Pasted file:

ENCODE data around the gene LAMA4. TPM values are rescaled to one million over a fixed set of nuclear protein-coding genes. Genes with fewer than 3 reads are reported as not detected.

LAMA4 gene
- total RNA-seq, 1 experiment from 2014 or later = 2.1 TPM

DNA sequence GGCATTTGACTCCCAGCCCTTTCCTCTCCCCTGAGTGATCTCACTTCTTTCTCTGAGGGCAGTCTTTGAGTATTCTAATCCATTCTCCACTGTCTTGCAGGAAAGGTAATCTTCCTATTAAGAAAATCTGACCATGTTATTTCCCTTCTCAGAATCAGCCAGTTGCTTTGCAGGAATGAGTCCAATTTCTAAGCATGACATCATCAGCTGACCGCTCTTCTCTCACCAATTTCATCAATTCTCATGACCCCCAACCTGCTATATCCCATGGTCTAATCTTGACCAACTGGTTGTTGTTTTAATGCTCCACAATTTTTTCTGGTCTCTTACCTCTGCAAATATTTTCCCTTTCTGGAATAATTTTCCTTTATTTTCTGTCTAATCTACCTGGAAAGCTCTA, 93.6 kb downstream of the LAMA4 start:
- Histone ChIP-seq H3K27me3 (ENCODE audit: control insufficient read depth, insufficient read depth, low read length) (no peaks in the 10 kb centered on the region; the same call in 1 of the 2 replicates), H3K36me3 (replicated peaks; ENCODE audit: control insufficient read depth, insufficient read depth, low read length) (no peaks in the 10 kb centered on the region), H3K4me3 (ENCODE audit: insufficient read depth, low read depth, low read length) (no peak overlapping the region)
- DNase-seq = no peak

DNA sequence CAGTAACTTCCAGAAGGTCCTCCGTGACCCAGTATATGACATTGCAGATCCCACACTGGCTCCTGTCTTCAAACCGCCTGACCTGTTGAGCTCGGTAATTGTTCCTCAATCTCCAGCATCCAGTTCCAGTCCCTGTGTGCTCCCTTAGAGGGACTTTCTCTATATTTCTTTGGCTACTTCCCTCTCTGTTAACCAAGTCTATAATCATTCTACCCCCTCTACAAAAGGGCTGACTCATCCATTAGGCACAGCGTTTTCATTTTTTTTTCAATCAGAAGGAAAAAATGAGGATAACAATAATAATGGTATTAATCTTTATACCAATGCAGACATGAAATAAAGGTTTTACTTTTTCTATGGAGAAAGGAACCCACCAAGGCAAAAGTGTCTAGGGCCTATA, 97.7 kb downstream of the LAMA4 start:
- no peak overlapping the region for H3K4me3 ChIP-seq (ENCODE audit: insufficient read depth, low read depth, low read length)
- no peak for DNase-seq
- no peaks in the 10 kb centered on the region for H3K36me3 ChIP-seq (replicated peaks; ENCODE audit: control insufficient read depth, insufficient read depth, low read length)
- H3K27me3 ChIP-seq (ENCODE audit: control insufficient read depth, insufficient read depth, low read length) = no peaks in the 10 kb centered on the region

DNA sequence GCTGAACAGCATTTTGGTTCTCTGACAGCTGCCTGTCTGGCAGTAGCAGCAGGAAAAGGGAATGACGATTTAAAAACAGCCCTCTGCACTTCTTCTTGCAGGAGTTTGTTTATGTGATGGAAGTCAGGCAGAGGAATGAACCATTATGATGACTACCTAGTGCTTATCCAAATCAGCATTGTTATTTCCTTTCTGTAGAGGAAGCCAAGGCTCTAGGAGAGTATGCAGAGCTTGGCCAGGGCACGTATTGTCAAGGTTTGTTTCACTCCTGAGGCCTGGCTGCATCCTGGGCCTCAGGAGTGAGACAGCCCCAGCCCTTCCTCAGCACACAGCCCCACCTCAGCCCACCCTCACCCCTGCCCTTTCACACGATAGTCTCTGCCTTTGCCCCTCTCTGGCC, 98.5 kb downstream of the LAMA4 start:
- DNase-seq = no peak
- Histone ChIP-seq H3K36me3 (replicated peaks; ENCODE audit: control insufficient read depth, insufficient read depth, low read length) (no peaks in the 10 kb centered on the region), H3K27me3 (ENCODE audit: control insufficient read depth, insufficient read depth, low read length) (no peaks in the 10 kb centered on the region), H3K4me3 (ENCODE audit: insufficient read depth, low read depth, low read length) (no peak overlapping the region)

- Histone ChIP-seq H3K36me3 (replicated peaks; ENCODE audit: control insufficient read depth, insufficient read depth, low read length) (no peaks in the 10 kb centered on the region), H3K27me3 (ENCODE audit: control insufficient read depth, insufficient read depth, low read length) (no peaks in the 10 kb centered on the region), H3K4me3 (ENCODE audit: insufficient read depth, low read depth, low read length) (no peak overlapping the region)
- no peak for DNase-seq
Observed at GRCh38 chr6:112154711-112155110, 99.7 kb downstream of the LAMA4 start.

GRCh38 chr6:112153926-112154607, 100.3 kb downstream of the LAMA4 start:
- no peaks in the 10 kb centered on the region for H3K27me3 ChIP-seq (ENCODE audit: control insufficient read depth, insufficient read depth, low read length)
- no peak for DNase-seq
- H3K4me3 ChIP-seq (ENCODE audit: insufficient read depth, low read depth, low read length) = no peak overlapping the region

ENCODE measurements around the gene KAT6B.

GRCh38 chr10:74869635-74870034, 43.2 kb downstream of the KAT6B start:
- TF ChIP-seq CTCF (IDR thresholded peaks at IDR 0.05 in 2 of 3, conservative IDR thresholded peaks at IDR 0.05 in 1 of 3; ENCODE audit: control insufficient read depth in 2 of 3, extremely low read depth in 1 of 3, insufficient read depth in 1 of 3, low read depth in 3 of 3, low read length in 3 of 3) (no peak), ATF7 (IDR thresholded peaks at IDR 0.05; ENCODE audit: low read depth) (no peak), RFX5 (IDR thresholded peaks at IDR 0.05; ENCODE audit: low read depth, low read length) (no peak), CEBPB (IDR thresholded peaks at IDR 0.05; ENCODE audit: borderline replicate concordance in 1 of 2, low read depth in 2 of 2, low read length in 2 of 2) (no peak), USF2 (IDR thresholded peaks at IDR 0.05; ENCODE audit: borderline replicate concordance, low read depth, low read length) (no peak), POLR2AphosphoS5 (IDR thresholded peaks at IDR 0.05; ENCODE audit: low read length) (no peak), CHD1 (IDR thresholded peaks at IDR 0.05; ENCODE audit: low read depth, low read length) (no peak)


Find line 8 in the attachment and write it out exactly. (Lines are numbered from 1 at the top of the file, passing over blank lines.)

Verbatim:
- no peak overlapping the region for H3K4me3 ChIP-seq (ENCODE audit: insufficient read depth, low read depth, low read length)